Yesterday was my birthday.  The only good thing about birthdays these days is that I'm sure to see or hear from the kids that day, and I did.  One of my girls is planning something secret and Grace let drop that it's for her daddy too.  This makes me think it could be a balloon flight for both he and I together.  I wouldn't say that we don't get on, my son in law and I, because we do - but from time to time...... well, if you have in laws then you know how it goes, and this son in law is not far off my own age so that doesn't always help matters.  It was risky last year when to celebrate my birthday we all went shooting.  He had a spooky sorta look in his eye every time he reloaded his gun.  Up in a balloon, well, his height/weight ratio means he has the advantage if it came to a struggle to tip each other over the side.  Mind, I'm going to take out insurance on him just in case it's one of those days and I get lucky <g>

Friday, 22 February 2008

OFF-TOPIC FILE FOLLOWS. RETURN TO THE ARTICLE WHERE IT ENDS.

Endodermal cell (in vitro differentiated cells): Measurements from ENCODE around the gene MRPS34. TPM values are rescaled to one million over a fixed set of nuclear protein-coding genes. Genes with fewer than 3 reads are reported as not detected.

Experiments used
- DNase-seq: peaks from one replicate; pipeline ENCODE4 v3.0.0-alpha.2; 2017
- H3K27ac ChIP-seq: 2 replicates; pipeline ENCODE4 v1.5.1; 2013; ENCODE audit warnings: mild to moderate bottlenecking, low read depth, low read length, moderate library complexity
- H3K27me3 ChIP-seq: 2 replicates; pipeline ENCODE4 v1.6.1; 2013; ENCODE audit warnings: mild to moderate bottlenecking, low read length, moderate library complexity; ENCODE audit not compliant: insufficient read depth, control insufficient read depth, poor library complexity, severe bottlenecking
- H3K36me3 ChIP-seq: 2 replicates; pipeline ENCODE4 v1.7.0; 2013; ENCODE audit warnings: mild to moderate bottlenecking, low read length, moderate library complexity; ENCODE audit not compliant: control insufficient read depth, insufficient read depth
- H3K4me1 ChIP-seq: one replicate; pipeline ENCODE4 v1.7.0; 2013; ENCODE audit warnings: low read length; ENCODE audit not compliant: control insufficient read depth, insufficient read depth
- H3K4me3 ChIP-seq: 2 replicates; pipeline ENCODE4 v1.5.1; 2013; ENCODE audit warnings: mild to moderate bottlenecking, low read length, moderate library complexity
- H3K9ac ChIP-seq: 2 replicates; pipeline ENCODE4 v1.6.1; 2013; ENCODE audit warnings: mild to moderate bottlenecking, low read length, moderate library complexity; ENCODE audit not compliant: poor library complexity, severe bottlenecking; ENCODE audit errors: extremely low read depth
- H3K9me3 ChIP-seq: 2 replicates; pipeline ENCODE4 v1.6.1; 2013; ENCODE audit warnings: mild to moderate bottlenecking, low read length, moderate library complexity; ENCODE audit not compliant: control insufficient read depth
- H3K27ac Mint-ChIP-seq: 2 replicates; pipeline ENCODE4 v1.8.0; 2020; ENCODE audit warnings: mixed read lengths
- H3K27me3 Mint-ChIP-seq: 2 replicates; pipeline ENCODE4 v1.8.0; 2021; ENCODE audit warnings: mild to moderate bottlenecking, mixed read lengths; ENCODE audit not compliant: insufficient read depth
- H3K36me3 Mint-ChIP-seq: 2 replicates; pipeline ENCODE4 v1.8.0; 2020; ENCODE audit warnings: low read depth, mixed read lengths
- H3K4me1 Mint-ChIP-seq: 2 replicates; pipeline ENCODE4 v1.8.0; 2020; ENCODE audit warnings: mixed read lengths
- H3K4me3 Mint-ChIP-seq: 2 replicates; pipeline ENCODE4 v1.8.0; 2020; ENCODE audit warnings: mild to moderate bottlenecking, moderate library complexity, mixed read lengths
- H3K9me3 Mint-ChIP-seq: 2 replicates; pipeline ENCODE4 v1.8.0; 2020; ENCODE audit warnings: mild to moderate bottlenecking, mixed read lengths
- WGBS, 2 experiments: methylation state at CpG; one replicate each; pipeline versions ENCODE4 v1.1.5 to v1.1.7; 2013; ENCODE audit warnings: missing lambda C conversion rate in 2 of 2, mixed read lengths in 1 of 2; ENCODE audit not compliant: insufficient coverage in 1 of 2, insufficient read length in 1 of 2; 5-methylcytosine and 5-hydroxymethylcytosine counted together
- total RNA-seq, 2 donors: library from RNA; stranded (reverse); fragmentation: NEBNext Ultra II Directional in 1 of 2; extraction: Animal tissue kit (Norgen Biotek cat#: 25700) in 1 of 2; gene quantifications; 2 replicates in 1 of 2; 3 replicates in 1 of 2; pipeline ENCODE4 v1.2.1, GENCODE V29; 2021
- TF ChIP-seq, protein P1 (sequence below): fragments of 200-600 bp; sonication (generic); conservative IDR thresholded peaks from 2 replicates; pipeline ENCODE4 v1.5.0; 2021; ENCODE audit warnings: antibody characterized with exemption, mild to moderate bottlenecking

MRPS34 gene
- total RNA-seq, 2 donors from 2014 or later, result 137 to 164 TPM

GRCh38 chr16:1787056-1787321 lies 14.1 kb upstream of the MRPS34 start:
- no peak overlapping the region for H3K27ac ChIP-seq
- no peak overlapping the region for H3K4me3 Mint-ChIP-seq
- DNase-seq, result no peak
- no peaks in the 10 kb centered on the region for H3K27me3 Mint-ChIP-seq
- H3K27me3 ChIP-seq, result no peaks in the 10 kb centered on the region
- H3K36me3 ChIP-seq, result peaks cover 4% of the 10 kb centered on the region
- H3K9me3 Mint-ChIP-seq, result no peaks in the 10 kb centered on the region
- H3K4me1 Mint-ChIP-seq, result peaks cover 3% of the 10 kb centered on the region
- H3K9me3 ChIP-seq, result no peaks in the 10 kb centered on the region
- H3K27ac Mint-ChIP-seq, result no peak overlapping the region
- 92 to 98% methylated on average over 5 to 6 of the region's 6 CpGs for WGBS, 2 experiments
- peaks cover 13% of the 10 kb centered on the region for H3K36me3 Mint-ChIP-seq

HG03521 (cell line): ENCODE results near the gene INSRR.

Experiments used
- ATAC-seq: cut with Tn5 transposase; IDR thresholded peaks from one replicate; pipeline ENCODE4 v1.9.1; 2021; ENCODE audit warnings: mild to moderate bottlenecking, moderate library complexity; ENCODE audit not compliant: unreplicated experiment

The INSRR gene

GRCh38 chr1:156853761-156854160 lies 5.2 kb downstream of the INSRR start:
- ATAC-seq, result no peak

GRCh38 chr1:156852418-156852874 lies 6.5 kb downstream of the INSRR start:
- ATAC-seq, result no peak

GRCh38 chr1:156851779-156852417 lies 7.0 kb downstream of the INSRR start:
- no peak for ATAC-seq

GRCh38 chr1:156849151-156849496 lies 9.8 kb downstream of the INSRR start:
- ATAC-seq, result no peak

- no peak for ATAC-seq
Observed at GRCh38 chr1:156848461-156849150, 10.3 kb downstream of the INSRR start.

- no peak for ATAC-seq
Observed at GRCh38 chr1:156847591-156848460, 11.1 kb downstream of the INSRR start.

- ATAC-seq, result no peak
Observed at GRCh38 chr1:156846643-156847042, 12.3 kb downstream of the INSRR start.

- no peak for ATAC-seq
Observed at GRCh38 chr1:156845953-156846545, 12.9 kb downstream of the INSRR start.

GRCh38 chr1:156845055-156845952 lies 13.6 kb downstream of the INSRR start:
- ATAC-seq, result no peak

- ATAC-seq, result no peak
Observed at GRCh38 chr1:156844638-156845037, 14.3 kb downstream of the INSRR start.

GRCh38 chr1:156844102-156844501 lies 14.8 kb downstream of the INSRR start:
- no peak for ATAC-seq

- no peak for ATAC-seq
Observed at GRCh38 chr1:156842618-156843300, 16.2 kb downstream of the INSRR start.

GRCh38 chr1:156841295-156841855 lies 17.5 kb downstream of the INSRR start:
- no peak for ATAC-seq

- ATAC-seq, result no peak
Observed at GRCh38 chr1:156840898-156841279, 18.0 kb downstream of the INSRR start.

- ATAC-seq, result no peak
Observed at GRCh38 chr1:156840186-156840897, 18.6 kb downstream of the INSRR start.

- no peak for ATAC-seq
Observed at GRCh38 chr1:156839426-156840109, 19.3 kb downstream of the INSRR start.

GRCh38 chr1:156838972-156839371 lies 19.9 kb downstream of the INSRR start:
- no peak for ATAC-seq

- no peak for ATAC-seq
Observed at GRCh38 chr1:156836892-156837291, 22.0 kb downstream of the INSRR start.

More ArchBish ramblings

Dr Williams also spoke about the row over his remarks concerning sharia law.

He said that some of the ways in which Islamic sharia law was practised were "appalling" and the way the system was applied to women in countries such as Saudi Arabia was "grim".

"What I was trying to say the other day is that sharia law is a very, very wide-ranging scheme of legal understanding within historic Islam.

"In some of the ways it has been codified and practised across the world, it has been appalling and applied to women in places like Saudi Arabia, it is grim."

But judging sharia law on that basis would be like judging Christianity on a couple of chapters of the Old Testament, he added.

BBC News